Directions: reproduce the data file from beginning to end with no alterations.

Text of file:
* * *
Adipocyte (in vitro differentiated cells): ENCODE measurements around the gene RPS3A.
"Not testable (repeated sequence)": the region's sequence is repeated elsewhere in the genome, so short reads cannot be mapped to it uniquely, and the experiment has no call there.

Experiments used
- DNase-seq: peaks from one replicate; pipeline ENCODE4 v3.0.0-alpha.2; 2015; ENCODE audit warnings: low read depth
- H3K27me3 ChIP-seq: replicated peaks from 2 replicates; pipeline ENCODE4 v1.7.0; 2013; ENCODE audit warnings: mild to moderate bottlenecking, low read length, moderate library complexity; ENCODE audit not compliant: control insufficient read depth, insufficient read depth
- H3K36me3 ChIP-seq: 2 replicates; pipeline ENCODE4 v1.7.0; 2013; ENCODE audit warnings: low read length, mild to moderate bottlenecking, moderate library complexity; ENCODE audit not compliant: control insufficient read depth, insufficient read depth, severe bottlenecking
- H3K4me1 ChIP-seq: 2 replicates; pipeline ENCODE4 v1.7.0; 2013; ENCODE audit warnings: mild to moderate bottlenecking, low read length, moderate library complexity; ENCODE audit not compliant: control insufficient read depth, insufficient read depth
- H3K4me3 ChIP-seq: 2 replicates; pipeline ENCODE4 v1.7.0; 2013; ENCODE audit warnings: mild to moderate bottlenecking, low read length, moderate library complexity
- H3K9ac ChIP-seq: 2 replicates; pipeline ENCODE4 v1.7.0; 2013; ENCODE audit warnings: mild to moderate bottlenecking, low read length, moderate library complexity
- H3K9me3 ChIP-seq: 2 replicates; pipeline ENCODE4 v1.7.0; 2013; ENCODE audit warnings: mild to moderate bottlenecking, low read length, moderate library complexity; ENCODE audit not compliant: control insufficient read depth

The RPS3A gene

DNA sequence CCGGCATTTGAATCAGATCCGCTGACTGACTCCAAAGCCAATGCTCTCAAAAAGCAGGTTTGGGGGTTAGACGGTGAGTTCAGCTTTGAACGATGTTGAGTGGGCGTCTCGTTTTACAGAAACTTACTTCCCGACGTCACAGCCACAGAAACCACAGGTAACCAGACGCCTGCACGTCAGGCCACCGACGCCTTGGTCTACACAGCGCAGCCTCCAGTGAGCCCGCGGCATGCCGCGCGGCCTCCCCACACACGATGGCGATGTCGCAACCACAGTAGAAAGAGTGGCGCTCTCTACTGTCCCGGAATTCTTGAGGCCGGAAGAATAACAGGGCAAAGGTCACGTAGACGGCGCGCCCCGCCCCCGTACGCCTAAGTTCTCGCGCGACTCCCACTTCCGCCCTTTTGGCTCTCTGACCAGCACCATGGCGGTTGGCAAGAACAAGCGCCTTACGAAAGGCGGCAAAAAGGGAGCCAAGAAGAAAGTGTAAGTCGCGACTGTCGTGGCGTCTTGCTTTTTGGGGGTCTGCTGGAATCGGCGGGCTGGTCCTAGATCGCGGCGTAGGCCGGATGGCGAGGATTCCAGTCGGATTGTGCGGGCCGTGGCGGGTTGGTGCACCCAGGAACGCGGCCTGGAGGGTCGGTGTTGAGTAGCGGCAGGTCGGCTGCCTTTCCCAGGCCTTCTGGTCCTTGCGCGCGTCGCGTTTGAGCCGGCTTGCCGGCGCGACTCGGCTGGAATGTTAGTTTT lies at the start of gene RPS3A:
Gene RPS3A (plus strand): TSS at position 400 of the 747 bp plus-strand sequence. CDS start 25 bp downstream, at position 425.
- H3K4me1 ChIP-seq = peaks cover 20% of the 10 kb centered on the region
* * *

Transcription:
Adipocyte (in vitro differentiated cells): ENCODE measurements around the gene RPS3A.
"Not testable (repeated sequence)": the region's sequence is repeated elsewhere in the genome, so short reads cannot be mapped to it uniquely, and the experiment has no call there.

Experiments used
- DNase-seq: peaks from one replicate; pipeline ENCODE4 v3.0.0-alpha.2; 2015; ENCODE audit warnings: low read depth
- H3K27me3 ChIP-seq: replicated peaks from 2 replicates; pipeline ENCODE4 v1.7.0; 2013; ENCODE audit warnings: mild to moderate bottlenecking, low read length, moderate library complexity; ENCODE audit not compliant: control insufficient read depth, insufficient read depth
- H3K36me3 ChIP-seq: 2 replicates; pipeline ENCODE4 v1.7.0; 2013; ENCODE audit warnings: low read length, mild to moderate bottlenecking, moderate library complexity; ENCODE audit not compliant: control insufficient read depth, insufficient read depth, severe bottlenecking
- H3K4me1 ChIP-seq: 2 replicates; pipeline ENCODE4 v1.7.0; 2013; ENCODE audit warnings: mild to moderate bottlenecking, low read length, moderate library complexity; ENCODE audit not compliant: control insufficient read depth, insufficient read depth
- H3K4me3 ChIP-seq: 2 replicates; pipeline ENCODE4 v1.7.0; 2013; ENCODE audit warnings: mild to moderate bottlenecking, low read length, moderate library complexity
- H3K9ac ChIP-seq: 2 replicates; pipeline ENCODE4 v1.7.0; 2013; ENCODE audit warnings: mild to moderate bottlenecking, low read length, moderate library complexity
- H3K9me3 ChIP-seq: 2 replicates; pipeline ENCODE4 v1.7.0; 2013; ENCODE audit warnings: mild to moderate bottlenecking, low read length, moderate library complexity; ENCODE audit not compliant: control insufficient read depth

The RPS3A gene

DNA sequence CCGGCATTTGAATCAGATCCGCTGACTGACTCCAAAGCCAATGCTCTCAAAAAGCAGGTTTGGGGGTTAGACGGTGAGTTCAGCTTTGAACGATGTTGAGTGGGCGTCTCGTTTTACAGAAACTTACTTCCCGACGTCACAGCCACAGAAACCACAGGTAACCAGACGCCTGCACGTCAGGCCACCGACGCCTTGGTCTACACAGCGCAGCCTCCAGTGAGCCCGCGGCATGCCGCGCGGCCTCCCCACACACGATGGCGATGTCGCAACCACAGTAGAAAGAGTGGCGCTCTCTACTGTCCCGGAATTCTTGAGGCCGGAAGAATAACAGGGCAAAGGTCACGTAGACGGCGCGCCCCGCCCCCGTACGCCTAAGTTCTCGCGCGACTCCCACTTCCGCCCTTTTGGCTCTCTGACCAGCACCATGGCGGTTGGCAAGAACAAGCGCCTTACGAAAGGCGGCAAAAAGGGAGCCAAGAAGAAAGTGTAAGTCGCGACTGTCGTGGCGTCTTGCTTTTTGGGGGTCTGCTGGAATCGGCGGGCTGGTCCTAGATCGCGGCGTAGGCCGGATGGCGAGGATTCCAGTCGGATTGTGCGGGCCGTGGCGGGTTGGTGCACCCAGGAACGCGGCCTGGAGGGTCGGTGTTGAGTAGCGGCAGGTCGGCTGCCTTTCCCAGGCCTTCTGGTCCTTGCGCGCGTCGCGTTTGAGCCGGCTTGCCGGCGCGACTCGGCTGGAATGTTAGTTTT lies at the start of gene RPS3A:
Gene RPS3A (plus strand): TSS at position 400 of the 747 bp plus-strand sequence. CDS start 25 bp downstream, at position 425.
- H3K4me1 ChIP-seq = peaks cover 20% of the 10 kb centered on the region